very nearly rivaled by that of the priest, whose omens and prognostications
could spell disaster for him at any time. Today, he was seeing disaster
in the flesh for the first time.
"No, the elder
is the shorter of the two," he mused. "They are of different blood. He
is a Roman!" Stiven sputtered, turning in his confusion to face Munduk.
"How is it the Khan of Bithynia has a bastard Roman for an heir?"
"A Roman? Are
you sure?" Munduk squinted more severely in the light. The boys, with
their party, and the debarking crew, were making their way without haste
onto the wharf, gathering their belongings onto a wagon to bring them
up the hill and into the city where Munduk waited. "Why do you say this?"
"Achis!" the priest
called to his servant. "That boy down there - the one who looks like hes
just puked his guts out - in the black cloak, tell me that is not a Roman."
"He is no whiter
than some of the Alans from Troya or Pontus..." Munduk added. "His mother
was an Alan."
his skin, its his face," Stiven said. "Ive seen a thousand
of them - that jaw, that chin. Thats no Bithynian. Whats more,
it is probably just as obvious to any Roman who saw him, too, manners
The two men fell
silent as they observed Saheris, who had positioned himself in front of
the wagon horse and was raising his hand imperiously, as though to slap
it across its long cheek.
go meet them then," Munduk prompted, and they climbed down the stone stairs
carved into the hill, and made their way slowly to greet the Bithynians.
the private papers of the Khan:
the moment I set foot onto Munduks ship, I had a premonition that
my childhood had ended; and that my long-awaited career as a soldier was
finally at hand. But more than this; just as leaving Illyricum for Maduc
had signaled the first great opening up of the world for me; so the crossing
of Pontus into Palus Maeotis, and a glimpse of greater Asia, and the armies
of Munduk wintering there was the first indication that once again, everything
in my world had changed; I was no longer a coddled, pitied orphan in the
house of the Khan, but a young soldier with his victories still ahead
of him. I was full of fear; I fought with the bile rising in my gut from
the heaving of the ship across the restless water, and I missed my father,
fearing I would not see him again. The presence of Arrus and Sahelis comforted
me but slightly, but I was determined to make no complaint; but to concentrate
all of my attention on the education that awaited me. Saher would not
have sent us away from him if there were not a compelling reason to do
so; I knew from our private conversations, which perhaps even Suwetus
did not share, that Sahers alliance with Munduk and the peoples
to the north were the mainstay of his stratagem against the unpredictable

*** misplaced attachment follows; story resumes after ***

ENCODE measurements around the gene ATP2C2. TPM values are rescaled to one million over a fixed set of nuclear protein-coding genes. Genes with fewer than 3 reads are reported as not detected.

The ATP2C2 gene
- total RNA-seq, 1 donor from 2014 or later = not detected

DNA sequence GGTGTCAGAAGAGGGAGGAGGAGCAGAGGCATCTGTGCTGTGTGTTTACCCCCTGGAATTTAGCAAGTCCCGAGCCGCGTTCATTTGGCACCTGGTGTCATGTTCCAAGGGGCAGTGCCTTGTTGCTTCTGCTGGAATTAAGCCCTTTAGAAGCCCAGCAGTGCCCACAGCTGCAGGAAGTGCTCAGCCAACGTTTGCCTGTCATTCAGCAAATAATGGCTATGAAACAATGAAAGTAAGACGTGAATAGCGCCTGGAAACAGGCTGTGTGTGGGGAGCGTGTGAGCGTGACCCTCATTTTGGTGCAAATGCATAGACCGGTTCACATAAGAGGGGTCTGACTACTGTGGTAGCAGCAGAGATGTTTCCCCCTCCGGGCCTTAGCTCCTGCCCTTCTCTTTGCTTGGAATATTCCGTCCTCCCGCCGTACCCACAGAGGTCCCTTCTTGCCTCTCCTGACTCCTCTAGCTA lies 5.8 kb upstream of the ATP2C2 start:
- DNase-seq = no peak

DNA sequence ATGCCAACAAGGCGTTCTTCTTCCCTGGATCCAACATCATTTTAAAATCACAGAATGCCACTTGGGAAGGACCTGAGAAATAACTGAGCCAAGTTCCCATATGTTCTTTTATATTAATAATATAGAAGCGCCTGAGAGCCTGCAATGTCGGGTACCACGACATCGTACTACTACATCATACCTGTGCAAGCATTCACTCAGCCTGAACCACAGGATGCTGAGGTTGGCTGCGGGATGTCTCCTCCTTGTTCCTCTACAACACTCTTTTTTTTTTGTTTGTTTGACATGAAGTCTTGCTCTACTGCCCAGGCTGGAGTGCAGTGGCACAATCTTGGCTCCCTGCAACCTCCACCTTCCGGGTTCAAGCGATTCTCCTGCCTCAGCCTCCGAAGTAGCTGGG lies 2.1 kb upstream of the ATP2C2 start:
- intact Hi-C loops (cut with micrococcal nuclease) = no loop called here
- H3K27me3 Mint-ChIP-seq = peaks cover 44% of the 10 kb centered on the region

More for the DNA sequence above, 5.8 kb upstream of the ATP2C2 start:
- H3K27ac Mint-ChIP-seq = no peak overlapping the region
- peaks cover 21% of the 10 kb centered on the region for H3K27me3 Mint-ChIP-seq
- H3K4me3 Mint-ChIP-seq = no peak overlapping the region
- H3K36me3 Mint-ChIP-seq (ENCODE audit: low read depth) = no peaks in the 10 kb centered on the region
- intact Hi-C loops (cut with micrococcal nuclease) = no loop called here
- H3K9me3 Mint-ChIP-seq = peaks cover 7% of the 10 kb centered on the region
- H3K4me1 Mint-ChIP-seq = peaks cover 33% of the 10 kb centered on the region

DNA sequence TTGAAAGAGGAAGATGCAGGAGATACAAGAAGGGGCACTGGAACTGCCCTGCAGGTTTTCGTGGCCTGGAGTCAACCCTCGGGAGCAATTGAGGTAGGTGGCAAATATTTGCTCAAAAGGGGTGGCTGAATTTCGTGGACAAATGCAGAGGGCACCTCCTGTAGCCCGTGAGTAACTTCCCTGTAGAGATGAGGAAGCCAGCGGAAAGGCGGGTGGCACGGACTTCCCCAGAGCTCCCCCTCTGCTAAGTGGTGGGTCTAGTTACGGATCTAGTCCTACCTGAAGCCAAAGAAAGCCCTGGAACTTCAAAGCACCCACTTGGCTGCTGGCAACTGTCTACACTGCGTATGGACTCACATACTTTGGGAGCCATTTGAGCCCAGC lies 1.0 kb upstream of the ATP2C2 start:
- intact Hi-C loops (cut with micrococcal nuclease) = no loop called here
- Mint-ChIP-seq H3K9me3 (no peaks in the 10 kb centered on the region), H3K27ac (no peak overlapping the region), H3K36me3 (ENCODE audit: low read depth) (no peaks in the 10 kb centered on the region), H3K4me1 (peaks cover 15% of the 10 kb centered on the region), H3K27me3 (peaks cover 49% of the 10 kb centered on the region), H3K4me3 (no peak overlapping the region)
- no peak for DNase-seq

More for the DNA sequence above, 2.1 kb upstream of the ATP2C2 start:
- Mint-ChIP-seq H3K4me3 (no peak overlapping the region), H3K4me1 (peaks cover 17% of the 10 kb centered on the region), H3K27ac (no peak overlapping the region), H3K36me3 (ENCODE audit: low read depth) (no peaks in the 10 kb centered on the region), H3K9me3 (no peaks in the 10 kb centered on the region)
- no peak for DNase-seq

political situation with the two Empires; and that they had pledged to
stand together against Constantinople and Rome if the former showed aggression
eastward against Pannonia and Scythia, or southward against Asia.
of destiny was acute; even so, I could not have known the bizarre fact
that I had already conquered this unknown country, and that it would be
ceded to me by the power of a superstitious Ugar king; and that my brother
would soon be lost to me for five years, sent in place of Munduks
son as a hostage to Rome.
dug into Saheris ribs for the third time with a now-painful stab
which at last drew his attention away from the disobedient horse staring
angrily back at him from the front of their wagon, and he looked up into
the piercing black gaze of the Ugar king who had borne down on him while
he had occupied himself with the horse. He dropped the hand grasping the
bridle and stood at attention beside Arrus and his brother, suddenly acutely
briefly and raised his arm in greeting. "The sons of my ally, and my comrade
Arrus once again," he said informally.
"Early and well
met, Munduk," Arrus replied. "Saheris and Sahelis El Maduc, none the worse
for your good ship and good wind." Arrus clapped each of the boys on the
shoulder and pushed them forward. "Your new tutor and master at arms,
Munduk, Khan of Pannonia and Scythia." Surprised at the friendly tone
of Arrus greeting, Saheris cast him a sidelong gaze before turning
once again to Munduk.
Though not tall,
Munduk gave the appearance of height and solidity; an imposing and fierce
figure, dressed simply but warmly in some dark fur, with a dark leather
helmet covering most of his head down to the brow. A thin wisp of beard
clung to his chin; a compact man, with a quickness in his features that
marked him as a keen observer. So very different from Saher in appearance,
there was that in him that reminded Saheris of the Khan.
"You are half
a day ahead, and ready for the midday meal," Munduk replied. "Are you
hungry?" At the suggestion of food, Saheris felt his stomach begin to
churn anew, and he felt that he must be once again turning green with
nausea. But he forced himself to nod politely.
to Arrus. "Have they learned to speak as yet?" he chuckled. "Theres
no need to be afraid, my boys, the Ugars arent the rough beasts
your Roman teacher would have you believe we are."
his mouth at last. "We are very grateful to the Khan for his hospitality
to his allies," he mouthed the prepared speech uneasily, but persisted
through it. "We will serve you as faithfully as we do our father the Khan,
and prepare to do battle with him in the spring."
down, as though he had heard none of what was said, and to Saheris
great discomfort, lifted his chin with one leather-gloved hand, and began
to scrutinize his face carefully.
"You have green
eyes." He turned abruptly to Sahelis and performed the same close inspection.
"Hm," he murmured, and then turned briefly back to gaze at Saheris before
turning on his heel, his short fur cloak flapping. "Come then, its
a steep walk, but theres hot food still in the kitchen. He let out
a loud whistle, and from somewhere, a half-dozen men appeared at either
hand. "Bring their trunks. Theyll be staying in my house."